- The Washington Times - Friday, January 11, 2008

A pairing of the Baltimore Symphony Orchestra and science-fiction film might seem a little out of this world. It turns out, though, that one of the country’s top pops conductors might not have pursued a career as a musician if not for the unearthly genre.

BSO Principal Pops Conductor Jack Everly says he’s been “terrified and fascinated” by the sci-fi genre since he saw the 1951 film “The Day the Earth Stood Still” as a child.

“Aside from that marvelous story and screenplay and the fact it was so brilliantly directed by Robert Wise, what really stuck in my memory was the music by Bernard Herrmann. It’s incredibly evocative. It’s a subliminal effect it has on you,” the maestro says. “His style of composition is definitely unique. He gets under the surface of what it is he’s writing the music for.”

Mr. Everly says it’s one of the things that inspired him to become a conductor.

He’ll bring Mr. Herrmann’s score to life next week with the BSO SuperPops’ Sci-Fi Spectacular, along with some other favorites of the small and big screens. Mr. Herrmann may have inspired the young Mr. Everly, but it’s living composer John Williams who dominates the program, which includes pieces from his scores for “Star Wars,” “Superman,” “Close Encounters of the Third Kind” and “Harry Potter and the Sorcerer’s Stone.”

Mr. Williams, who served for a time as the Boston Pops’ principal conductor, is the master of sci-fi soundtracks, but Mr. Everly says his influence goes far beyond that. The BSO conductor declares that the second golden age of Hollywood film music began in the 1970s, and he attributes much of it to Mr. Williams, who, he says, “brought back to Hollywood and the world at large a symphonic sensibility after the 1960s came at us.”

It just so happened that like-minded directors like Steven Spielberg and George Lucas were making sci-fi films — like “Star Wars,” which Mr. Everly calls a “sci-fi opera” — in the 1970s and 1980s. Mr. Everly sees this as a happy coincidence. “You could do anything you wanted, since we don’t know what symphonic music in space sounds like,” he says, adding with a laugh: “We do now, thanks to John.”

Mr. Everly has also done some musical work himself for the evening. He’s arranged a medley of theme songs from sci-fi television series called “Lost in Syndication.” It includes music from “The Twilight Zone,” “The X-Files,” “The Jetsons,” and “Lost in Space.”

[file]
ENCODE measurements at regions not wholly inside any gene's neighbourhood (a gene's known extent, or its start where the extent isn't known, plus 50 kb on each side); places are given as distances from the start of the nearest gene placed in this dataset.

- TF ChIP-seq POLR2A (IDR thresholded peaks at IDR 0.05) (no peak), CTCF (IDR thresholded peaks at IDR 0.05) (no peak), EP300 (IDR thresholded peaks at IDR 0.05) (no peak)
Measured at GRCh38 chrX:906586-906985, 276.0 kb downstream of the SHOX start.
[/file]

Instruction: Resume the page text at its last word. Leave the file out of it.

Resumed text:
“It’s something I find very fulfilling, especially when it all seems to click,” he says. “Putting together a medley isn’t just a matter of patching together a few pieces. Any medley you create needs to have its own arc.” An arranger must also pay attention to changing keys and what pieces sound good next to each other. What made it a bit easier is that many of these themes were written for the small television orchestras each network used to have.

Some of these series haven’t been on the air in decades. However, more and more old TV shows are being released on DVD, so Mr. Everly is confident audiences will be able to identify each piece. “We have built a legacy now of entertainment which obviously stays in the consciousness, because it’s good. Anything that’s mediocre frankly just doesn’t stick around,” he says.

Along with the 20th-century film and television scores, you’ll hear one piece of 19th-century classical music at the BSO event — Richard Strauss’ “Also Sprach Zarathustra,” best known to audiences as the recurring theme in Stanley Kubrick’s 1968 masterpiece “2001: A Space Odyssey.”

Is Mr. Everly trying to be sneaky here? Some in the business see programming an evening of audience favorites as a way to get those audiences to consider the symphony’s more serious offerings. But Mr. Everly, who is also principal pops conductor of the Indianapolis and National Arts Centre (Ottawa) symphony orchestras and the music advisor for the Symphonic Pops Consortium, isn’t one of those.

“The once-upon-a-time perception that used to be in the symphonic world, that you’d get them in the door with pops and then they’d come across to classical, proved to be erroneous. I don’t know why anyone thought that would be the case,” he says.

The Sci-Fi Spectacular promises to live up to its name. Rumor has it that Mr. Everly will be conducting not with a baton but with a light sabre. Tenor Mike Eldred, recently seen on Broadway in “Les Miserables,” and soprano Kristen Plumley, who will be a soloist in Mozart’s “Requiem” at Carnegie Hall next month, just might be wearing Star Trek apparel, as might the choral ensemble joining them (audiences are encouraged to “dress the part,” too). There will also be a laser light show and some transporting special events.

The narrator for the evening is George Takei, now on the small screen in “Heroes” but best-loved for his work as Mr. Sulu in “Star Trek.” He’ll also act out famous speeches from some of the films.

The Sci-Fi Spectacular takes place Thursday at the Music Center at Strathmore in North Bethesda and next Friday through Sunday at the Joseph Meyerhoff Symphony Hall in Baltimore. Both shows are at 8 p.m.

The Sci-Fi Spectacular isn’t the only movie-themed programming from the BSO this season. Music Director Marin Alsop will lead an updated orchestration of the score to “City Lights,” accompanied by the 1931 film. Charlie Chaplin not only directed, wrote and starred in the silent film, but he also composed the score. The event takes place at the Music Center at Strathmore on Feb. 29 at 8 p.m. and at the Joseph Meyerhoff Symphony Hall on March 1at 8 p.m. and March 2 at 3 p.m.

Chances are a few songs on the program of “Pops Goes Vegas!” will have appeared in the movies. This celebration of the Strip, with the appropriate cast of singers and dancers, takes place March 13 to 15 at 8 p.m. and March 16 at 3 p.m.

Tickets and more information are at BSOmusic.org.

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